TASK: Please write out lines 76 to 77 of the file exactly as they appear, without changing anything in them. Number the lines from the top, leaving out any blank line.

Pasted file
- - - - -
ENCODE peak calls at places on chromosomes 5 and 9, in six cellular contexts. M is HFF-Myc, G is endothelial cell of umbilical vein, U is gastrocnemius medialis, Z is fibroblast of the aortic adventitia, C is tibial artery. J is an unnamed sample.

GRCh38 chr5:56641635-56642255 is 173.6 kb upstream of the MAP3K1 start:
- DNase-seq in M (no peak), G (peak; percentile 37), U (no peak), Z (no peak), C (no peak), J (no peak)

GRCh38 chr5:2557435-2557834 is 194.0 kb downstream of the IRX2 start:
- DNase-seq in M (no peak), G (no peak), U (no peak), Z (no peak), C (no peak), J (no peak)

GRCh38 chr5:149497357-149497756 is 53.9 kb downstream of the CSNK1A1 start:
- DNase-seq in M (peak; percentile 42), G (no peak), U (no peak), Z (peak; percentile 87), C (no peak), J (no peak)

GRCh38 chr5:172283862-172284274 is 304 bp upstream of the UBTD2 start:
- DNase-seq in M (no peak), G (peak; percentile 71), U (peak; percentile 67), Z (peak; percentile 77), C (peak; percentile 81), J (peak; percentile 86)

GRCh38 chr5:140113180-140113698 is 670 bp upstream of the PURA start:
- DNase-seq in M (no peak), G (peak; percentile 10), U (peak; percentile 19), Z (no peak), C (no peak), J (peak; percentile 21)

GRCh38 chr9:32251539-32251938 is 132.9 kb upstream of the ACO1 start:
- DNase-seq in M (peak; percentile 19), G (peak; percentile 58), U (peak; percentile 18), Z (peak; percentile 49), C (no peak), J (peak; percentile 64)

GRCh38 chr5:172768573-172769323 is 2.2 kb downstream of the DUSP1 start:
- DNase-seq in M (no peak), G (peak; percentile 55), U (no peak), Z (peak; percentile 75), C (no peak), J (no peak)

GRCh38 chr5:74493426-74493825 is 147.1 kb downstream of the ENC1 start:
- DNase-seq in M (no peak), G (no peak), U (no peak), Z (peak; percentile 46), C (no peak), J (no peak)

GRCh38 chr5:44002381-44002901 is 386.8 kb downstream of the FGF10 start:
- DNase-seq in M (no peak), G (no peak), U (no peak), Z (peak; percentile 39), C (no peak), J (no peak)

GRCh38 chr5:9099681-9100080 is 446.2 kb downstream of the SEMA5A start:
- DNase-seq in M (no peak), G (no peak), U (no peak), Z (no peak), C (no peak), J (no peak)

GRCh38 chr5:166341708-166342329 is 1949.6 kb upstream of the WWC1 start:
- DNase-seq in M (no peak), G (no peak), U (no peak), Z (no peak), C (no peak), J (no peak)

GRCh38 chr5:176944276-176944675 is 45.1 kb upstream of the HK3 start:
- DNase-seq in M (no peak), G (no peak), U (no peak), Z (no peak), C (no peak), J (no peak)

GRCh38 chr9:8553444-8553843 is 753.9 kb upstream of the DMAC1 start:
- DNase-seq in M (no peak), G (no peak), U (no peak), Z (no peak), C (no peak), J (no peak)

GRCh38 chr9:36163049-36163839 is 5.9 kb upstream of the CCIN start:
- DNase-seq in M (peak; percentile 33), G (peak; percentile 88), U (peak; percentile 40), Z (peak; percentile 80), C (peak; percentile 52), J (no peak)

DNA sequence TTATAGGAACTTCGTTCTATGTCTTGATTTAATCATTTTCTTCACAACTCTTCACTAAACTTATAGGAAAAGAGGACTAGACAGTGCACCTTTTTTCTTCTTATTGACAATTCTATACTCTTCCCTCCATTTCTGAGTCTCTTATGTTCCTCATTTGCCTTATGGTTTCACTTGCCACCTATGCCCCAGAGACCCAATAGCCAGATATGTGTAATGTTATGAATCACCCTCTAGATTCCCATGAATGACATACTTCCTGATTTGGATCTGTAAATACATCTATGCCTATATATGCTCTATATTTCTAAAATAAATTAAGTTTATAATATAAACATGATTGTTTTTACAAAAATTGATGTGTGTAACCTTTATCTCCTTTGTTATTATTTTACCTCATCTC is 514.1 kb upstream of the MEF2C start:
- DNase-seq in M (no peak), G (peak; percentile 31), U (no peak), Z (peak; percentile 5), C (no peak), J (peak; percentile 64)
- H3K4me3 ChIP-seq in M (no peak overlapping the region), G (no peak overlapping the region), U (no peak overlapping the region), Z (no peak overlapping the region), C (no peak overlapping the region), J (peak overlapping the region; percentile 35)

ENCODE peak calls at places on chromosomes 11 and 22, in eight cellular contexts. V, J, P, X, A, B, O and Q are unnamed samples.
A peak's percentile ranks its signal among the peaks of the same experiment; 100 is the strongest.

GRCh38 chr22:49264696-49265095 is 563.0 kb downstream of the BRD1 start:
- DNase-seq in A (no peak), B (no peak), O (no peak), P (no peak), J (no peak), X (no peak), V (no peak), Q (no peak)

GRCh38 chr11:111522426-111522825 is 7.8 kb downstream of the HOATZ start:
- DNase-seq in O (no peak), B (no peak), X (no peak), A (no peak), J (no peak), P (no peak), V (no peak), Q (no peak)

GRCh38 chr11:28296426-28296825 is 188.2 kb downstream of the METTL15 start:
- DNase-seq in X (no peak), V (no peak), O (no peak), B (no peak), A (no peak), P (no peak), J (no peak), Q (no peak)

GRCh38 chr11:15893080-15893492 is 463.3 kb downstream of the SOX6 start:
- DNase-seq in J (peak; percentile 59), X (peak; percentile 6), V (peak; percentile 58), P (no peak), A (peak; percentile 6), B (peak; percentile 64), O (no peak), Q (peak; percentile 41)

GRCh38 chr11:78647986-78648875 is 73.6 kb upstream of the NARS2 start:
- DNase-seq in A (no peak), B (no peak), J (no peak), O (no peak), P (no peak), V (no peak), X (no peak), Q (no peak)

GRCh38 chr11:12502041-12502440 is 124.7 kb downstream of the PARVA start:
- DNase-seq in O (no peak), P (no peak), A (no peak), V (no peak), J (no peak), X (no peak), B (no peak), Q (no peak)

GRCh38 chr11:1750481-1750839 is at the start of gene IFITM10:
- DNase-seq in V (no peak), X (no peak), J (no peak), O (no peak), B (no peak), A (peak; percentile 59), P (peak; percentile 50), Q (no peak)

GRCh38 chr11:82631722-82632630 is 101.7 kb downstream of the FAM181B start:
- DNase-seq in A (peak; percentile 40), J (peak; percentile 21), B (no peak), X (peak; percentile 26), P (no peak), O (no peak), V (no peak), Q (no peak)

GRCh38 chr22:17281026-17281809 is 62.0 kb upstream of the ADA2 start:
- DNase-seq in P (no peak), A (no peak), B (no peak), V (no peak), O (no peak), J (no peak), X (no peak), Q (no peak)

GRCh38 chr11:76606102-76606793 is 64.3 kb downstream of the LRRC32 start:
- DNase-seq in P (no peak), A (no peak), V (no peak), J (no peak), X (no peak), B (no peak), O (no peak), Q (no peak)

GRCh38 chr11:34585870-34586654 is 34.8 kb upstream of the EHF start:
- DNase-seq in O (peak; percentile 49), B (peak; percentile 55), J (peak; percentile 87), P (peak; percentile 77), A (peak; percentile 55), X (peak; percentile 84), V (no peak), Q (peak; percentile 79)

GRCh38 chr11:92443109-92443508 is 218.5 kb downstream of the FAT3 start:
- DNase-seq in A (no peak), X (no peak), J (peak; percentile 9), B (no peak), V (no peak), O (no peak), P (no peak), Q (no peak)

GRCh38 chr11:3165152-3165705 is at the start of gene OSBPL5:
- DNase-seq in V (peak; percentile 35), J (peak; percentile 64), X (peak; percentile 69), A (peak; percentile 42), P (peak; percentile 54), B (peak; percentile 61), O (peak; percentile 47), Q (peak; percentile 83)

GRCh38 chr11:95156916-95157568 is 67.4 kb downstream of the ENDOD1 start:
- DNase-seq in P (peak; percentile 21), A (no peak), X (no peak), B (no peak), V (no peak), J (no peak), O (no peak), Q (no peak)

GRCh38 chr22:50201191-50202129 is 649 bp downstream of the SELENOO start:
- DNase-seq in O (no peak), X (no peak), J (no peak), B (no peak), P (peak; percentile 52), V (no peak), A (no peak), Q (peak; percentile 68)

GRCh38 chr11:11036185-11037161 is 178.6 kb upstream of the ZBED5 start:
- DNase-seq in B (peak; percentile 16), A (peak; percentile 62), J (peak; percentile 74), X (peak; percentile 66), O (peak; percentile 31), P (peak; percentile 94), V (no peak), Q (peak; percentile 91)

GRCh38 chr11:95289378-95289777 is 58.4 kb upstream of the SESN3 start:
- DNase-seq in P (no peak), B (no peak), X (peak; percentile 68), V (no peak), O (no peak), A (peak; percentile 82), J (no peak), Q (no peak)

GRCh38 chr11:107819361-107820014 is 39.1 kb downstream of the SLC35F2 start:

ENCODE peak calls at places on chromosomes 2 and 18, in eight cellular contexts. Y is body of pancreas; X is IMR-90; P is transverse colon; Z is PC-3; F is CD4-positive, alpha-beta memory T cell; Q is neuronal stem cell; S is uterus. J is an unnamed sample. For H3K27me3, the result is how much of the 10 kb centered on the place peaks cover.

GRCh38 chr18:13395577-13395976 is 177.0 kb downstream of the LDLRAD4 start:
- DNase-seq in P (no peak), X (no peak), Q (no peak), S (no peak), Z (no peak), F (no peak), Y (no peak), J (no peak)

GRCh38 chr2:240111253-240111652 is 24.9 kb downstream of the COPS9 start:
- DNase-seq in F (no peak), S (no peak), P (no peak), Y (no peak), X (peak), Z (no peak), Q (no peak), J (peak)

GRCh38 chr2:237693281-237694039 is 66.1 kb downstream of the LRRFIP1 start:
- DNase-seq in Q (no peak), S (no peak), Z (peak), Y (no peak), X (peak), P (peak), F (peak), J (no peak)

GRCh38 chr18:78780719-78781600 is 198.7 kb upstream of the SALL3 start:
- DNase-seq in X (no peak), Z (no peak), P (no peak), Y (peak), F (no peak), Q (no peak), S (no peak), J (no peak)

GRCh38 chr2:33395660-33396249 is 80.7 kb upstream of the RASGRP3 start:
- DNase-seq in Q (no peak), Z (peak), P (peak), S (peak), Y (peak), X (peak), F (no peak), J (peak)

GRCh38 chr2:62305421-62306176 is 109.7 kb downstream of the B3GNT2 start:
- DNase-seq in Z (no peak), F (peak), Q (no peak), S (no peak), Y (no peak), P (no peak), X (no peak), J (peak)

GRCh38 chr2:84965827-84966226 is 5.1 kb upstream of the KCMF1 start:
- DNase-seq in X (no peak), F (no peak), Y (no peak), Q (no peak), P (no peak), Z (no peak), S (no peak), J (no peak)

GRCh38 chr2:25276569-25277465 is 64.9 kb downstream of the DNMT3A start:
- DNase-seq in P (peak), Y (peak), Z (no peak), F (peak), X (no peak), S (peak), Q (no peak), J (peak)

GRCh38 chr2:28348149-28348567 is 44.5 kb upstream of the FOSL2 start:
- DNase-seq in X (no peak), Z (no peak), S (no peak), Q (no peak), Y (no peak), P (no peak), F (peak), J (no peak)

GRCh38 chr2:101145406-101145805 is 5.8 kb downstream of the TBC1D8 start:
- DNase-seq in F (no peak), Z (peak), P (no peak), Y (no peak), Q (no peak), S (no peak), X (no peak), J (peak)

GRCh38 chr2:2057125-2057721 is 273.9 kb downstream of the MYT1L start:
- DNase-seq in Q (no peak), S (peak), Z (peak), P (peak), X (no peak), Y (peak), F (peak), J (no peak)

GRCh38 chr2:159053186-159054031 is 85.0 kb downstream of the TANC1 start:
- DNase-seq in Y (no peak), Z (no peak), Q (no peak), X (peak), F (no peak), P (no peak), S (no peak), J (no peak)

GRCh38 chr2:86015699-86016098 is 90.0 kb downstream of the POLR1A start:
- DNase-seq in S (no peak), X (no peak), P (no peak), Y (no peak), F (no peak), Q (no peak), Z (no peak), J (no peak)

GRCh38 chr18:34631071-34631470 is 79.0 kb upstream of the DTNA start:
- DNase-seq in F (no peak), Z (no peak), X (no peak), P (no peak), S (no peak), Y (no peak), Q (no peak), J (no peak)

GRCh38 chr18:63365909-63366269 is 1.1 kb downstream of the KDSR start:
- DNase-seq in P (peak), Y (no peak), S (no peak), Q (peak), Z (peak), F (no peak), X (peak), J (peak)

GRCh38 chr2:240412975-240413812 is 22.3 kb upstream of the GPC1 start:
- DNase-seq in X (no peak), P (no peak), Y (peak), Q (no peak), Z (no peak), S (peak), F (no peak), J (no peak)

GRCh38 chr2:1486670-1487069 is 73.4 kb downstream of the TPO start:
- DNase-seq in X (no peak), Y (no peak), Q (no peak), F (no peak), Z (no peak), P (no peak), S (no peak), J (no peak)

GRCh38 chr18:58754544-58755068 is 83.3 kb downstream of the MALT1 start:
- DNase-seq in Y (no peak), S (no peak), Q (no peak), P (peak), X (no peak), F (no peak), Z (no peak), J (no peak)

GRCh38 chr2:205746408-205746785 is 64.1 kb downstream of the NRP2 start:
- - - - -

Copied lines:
- DNase-seq in Q (no peak), S (no peak), Z (peak), Y (no peak), X (peak), P (peak), F (peak), J (no peak)

GRCh38 chr18:78780719-78781600 is 198.7 kb upstream of the SALL3 start: